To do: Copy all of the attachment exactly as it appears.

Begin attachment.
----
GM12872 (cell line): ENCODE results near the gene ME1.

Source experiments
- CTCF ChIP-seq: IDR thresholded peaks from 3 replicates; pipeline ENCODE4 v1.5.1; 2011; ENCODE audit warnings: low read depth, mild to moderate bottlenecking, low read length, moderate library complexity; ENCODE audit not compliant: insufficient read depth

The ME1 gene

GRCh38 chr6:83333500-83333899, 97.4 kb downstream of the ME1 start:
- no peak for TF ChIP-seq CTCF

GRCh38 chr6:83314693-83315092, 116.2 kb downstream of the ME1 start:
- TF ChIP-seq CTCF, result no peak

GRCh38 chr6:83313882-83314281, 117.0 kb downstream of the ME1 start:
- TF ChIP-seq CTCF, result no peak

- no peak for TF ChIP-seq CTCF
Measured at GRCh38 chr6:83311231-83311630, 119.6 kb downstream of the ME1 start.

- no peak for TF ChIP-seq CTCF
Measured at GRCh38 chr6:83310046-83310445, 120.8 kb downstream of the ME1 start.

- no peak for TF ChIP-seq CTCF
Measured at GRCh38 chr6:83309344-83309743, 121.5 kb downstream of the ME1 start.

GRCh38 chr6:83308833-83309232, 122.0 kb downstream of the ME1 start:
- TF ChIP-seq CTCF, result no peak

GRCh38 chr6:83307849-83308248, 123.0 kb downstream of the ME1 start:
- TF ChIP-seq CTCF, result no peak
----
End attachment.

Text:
GM12872 (cell line): ENCODE results near the gene ME1.

Source experiments
- CTCF ChIP-seq: IDR thresholded peaks from 3 replicates; pipeline ENCODE4 v1.5.1; 2011; ENCODE audit warnings: low read depth, mild to moderate bottlenecking, low read length, moderate library complexity; ENCODE audit not compliant: insufficient read depth

The ME1 gene

GRCh38 chr6:83333500-83333899, 97.4 kb downstream of the ME1 start:
- no peak for TF ChIP-seq CTCF

GRCh38 chr6:83314693-83315092, 116.2 kb downstream of the ME1 start:
- TF ChIP-seq CTCF, result no peak

GRCh38 chr6:83313882-83314281, 117.0 kb downstream of the ME1 start:
- TF ChIP-seq CTCF, result no peak

- no peak for TF ChIP-seq CTCF
Measured at GRCh38 chr6:83311231-83311630, 119.6 kb downstream of the ME1 start.

- no peak for TF ChIP-seq CTCF
Measured at GRCh38 chr6:83310046-83310445, 120.8 kb downstream of the ME1 start.

- no peak for TF ChIP-seq CTCF
Measured at GRCh38 chr6:83309344-83309743, 121.5 kb downstream of the ME1 start.

GRCh38 chr6:83308833-83309232, 122.0 kb downstream of the ME1 start:
- TF ChIP-seq CTCF, result no peak

GRCh38 chr6:83307849-83308248, 123.0 kb downstream of the ME1 start:
- TF ChIP-seq CTCF, result no peak